The Long Read:

The future of the property market - and what this means for your brand or agency

By Stuart Ducker, 28 January 2020


I’m sure that we have all heard so much talk recently about the potential for a 'Boris bounce', yet few commentators will have the same forward view that we have from our data at TwentyCi. Having analysed the data, here's our view on how the property market looks set to develop in 2020 and beyond, and crucially, how this will impact your brand or agency. 


History of property sale and rental transactions 

In order to understand the futurewe have to first understand the past. This requires a look in the rear view mirror at property market transaction history. 

The two government organisations that track property sales in the UK are: 

  • HM Revenue & Customs  - a department of the UK government who record residential property transaction completions through the payment of stamp duty. Stamp duty land tax records properties in England and Northern Ireland which are sold for £125,000 and above, or for more than £40,000 for second homes 
  • UK House Price Index - a joint production by HM Land Registry, Land and Property Services Northern Ireland, Office for National Statistics and Registers of Scotland. This records transfers of most (but not all) title deeds

The following graph measures the volume of property transactions recorded by both of these organisations from 2006 to 2019. The first thing to state is that both organisations report a broadly similar pattern, with the UK House Price Index consistently stating slightly less volume than HM Revenue & Customs.


Further observations include:

  • The effect of the credit crunch in 2008 was to halve the number of annual property transactions, which the market has still not recovered from today;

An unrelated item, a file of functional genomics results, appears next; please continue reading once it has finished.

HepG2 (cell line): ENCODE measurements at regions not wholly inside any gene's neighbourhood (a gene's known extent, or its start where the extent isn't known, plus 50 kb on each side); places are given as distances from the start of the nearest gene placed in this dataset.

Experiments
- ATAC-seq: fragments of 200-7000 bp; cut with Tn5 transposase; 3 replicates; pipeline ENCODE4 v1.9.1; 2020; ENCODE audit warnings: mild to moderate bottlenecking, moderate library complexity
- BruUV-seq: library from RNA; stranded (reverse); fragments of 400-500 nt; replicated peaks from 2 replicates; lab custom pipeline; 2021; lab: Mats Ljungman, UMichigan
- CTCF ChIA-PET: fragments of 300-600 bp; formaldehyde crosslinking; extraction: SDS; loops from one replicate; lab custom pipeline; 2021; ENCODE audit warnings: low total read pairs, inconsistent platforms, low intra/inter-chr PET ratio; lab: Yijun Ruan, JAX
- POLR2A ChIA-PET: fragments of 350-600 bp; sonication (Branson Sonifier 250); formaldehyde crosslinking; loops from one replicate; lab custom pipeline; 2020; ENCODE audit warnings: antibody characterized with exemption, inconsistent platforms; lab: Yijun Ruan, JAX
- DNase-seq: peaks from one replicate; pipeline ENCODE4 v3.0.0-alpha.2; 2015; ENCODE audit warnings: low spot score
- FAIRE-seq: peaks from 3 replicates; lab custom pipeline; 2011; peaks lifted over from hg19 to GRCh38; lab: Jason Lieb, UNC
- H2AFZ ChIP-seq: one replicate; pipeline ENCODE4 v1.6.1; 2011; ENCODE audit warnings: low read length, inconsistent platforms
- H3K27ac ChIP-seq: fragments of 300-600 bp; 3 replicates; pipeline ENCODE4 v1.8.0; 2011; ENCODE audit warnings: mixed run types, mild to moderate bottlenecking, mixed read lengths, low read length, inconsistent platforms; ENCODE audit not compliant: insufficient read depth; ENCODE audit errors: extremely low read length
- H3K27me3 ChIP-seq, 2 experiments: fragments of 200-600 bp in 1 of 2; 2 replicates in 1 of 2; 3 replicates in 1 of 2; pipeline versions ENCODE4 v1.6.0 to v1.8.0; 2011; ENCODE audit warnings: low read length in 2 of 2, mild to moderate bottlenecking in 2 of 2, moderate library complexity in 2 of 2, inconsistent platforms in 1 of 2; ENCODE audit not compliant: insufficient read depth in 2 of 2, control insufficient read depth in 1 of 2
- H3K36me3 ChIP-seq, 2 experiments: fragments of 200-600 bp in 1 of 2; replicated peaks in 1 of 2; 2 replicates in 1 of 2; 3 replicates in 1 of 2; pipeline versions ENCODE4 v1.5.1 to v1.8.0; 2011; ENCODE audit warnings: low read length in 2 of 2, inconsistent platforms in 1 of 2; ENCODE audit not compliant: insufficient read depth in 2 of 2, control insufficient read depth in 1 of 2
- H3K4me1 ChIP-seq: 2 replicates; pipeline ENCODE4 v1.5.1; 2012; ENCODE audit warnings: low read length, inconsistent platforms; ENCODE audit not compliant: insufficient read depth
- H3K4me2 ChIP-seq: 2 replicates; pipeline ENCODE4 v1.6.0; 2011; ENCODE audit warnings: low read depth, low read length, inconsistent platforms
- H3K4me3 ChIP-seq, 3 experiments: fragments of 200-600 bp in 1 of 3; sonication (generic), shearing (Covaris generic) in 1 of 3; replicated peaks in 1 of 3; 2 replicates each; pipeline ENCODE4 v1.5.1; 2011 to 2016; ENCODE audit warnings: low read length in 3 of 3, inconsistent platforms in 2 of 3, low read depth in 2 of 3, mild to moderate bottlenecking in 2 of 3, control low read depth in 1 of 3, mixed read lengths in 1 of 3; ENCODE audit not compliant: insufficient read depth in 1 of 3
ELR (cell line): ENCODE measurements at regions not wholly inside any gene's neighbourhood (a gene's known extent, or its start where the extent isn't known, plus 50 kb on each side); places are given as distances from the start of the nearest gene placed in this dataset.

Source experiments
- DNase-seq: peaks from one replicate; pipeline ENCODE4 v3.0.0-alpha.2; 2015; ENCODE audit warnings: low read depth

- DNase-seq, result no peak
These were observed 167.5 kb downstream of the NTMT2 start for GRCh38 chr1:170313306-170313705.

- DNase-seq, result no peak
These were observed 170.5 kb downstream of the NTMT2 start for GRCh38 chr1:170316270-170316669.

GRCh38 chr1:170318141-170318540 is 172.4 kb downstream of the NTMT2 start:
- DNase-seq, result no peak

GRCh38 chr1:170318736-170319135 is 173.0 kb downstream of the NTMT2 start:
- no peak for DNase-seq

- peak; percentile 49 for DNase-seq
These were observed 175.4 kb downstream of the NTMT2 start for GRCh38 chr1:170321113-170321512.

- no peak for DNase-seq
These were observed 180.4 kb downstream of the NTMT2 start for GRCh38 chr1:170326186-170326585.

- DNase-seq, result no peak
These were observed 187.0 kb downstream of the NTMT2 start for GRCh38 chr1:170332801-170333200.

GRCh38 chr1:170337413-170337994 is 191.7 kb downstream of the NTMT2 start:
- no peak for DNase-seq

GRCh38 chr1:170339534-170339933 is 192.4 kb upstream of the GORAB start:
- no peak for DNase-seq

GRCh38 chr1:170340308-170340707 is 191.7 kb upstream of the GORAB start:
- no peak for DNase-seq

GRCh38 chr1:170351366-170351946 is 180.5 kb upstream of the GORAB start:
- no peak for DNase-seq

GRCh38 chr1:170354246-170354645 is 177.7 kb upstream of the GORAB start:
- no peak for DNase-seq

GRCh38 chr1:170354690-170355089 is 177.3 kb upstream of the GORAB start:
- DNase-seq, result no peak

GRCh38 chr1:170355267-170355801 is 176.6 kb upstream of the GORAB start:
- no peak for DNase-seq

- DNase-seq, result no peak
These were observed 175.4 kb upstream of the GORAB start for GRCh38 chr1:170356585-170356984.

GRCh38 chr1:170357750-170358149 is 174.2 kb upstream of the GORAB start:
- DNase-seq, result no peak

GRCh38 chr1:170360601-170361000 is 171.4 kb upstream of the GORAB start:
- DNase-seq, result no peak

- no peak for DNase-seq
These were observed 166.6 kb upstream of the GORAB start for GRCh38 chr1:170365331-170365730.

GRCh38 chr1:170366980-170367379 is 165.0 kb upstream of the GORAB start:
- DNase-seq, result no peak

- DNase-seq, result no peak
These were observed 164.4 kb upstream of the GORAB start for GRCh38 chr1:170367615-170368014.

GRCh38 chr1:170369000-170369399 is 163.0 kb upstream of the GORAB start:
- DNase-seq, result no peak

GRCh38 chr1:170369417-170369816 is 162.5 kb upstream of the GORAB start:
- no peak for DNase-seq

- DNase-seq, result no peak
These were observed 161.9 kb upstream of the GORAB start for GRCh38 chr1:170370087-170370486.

• We are currently experiencing a flat “normal” UK market for transactions, which has remained pretty much at the same level for the last 6 years; 
  • Finally, we know that both organisations tend to underestimate recent transactions. As such, the property market was pretty much flat in 2018 and 2019, following a similar trend seen since 2014

In addition to volume of property sales, we have also looked at property rental volumes since January 2016. This is illustrated in the following graph.


The key learnings from this are that new rental properties coming to the market are rising (new instructions) and agreements between landlords and tenants to let a property (let agreed) are also rising. 


The Now

Let’s stop looking in the rear view mirror and next look at what is happening now. 

In the last week, many newspapers have reported on the increase in house prices at the “fastest rate on record” or the “best month…since 2007”.  The Evening Standard even suggested that the “housing market was back with a bang as buyers flood back after election”. 

Further, many estate agents are now starting to talk up the prospects for 2020 (although still cautiously), using phrases like: 

  • “benefiting from a 'Boris bounce'”
  • “considerable unsatisfied demand which has built up over several years”
  • considerable amount of pent up demand”
  • rush on and prices will rise as confidence returns”

In fact, there were a few early signs that some estate agents – for example, Leaders Romans Group, Connells, Hunters and Humberts  displayed their intentions to invest ahead of a market upturn in the second half of 2019. 


The Future

All markets need stability to operate. And in terms of the governmentwe have not since the Tony Blair days of 2004-2007 experienced stability. If we look at the historic view of property transactions that we have already seen, and map these against the parliamentary majorities across the years, there are definitely similarities between the long recovery from the credit crunch in 2008 and the flat market since 2014. 


However, Boris has a majority of 80, which is very large and has not been seen since the time of Blair's Labour government. Whatever you think of Boris, this size of majority definitely promotes stability. 

Furthermore, we often look to new house builders as a bellwether for what’s happening in the property market. They seem to have the knack of getting out fast when they need to and investing ahead of the curve on growth. Over 170,000 new homes were built for the year ending June 2019. This was highest number built over the same period in the last 11 years.